A Hurdy-Gurdy Update

One of the emails services I happily receive is One Word a Day. Last year I wrote a post about spotting a statue of the musician known as The Hurdy-Gurdy Man. Recently the word of the day was hurdy-gurdy, with this pleasing information:


– a string instrument that produces sound by a hand-turned wheel rubbing against the strings


“Hurdy-Gurdy” is a wonderfully, curious word combining euphony, onomatopoeia, and reduplication, all at the same time:

euphony = a harmonious succession of words having a pleasing sound

onomatopoeia = the forming of a word that sounds like the thing it represents (e.g. buzz, cuckoo, sizzle)

reduplication =  repetition of a sound or syllable in a word (e.g. chit-chat, hocus-pocus, tip-top)

Let’s read that sentence again: “Hurdy-Gurdy” is a wonderfully, curious word combining euphony, onomatopoeia, and reduplication, all at the same time.

Man. Being a language geek doesn’t get any better than this!

NOTES: ©2022 Jadi Campbell. Uwe’s images from our trips and his photography may be viewed at viewpics.de.  Click here for my original post: Hurdy-Gurdy. To subscribe to One Word a Day go to https://owad.de/

My books are Broken In: A Novel in Stories, Tsunami Cowboys, Grounded, and The Trail Back Out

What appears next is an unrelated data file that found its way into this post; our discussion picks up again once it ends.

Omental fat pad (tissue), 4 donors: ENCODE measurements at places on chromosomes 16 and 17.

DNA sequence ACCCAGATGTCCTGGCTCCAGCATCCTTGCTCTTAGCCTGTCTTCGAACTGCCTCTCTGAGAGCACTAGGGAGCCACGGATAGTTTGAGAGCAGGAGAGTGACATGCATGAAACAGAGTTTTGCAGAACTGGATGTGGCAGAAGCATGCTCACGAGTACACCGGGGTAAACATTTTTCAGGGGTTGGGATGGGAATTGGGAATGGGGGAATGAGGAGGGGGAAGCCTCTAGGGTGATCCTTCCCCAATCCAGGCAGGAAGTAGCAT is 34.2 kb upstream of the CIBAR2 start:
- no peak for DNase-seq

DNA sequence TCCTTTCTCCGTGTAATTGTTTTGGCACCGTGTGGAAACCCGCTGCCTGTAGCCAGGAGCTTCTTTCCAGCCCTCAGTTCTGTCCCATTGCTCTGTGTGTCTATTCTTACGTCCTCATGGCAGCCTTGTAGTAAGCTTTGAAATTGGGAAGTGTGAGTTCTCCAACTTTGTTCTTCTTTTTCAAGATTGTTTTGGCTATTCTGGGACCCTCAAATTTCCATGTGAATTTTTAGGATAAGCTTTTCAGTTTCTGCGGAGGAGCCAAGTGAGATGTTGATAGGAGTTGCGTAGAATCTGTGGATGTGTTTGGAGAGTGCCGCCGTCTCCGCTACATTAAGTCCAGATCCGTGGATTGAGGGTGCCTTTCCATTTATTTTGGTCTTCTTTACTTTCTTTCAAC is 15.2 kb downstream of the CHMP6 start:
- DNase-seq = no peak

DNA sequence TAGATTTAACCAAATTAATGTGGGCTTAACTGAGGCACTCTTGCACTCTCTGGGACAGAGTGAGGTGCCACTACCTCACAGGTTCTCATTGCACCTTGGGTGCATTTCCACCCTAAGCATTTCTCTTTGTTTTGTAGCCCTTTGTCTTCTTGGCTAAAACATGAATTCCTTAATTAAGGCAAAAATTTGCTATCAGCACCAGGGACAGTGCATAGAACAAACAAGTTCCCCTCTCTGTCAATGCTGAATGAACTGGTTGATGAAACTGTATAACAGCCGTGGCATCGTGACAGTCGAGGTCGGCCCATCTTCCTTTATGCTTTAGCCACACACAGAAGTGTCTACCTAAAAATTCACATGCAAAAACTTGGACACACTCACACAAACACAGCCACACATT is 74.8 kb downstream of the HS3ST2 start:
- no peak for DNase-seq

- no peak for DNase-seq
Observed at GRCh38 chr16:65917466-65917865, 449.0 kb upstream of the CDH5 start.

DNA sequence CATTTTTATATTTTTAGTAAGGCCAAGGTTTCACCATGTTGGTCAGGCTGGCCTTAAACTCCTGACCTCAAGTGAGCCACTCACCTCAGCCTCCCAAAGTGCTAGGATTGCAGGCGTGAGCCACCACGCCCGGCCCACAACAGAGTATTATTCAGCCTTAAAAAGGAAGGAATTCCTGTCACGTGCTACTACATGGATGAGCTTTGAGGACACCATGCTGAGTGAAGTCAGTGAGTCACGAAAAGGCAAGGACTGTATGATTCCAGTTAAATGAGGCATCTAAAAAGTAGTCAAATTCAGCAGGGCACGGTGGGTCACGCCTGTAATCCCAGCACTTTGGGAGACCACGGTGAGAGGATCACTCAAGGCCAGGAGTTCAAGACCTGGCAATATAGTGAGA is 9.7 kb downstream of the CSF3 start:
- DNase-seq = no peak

Tsunami Cowboys was longlisted for the 2019 ScreenCraft Cinematic Book Award. The Trail Back Out was honored as 2021 IAN Book of the Year Award Short Story Collection Finalist for the Independent Author Network, and American Book Fest 2020 Best Book Award Finalist: Fiction Anthologies. The title story The Trail Back Out was longlisted for the 2021 ScreenCraft Cinematic Short Story Award. Broken In: A Novel in Stories was a semifinalist for the international 2020 Hawk Mountain Short Story Collection Award from Hidden River Arts, and named a Finalist for Greece’s international 2021 Eyelands Book of the Year Award (Short Stories).

Click here for my author page to learn more about me and purchase my books.

12 thoughts on “A Hurdy-Gurdy Update”

  1. At the Renaissance Faire we used to go to in northern New York (practically in Canada) there was a musical troupe every year where one of their instruments was a hurdy-gurdy. Nothing else sounds quite like it!

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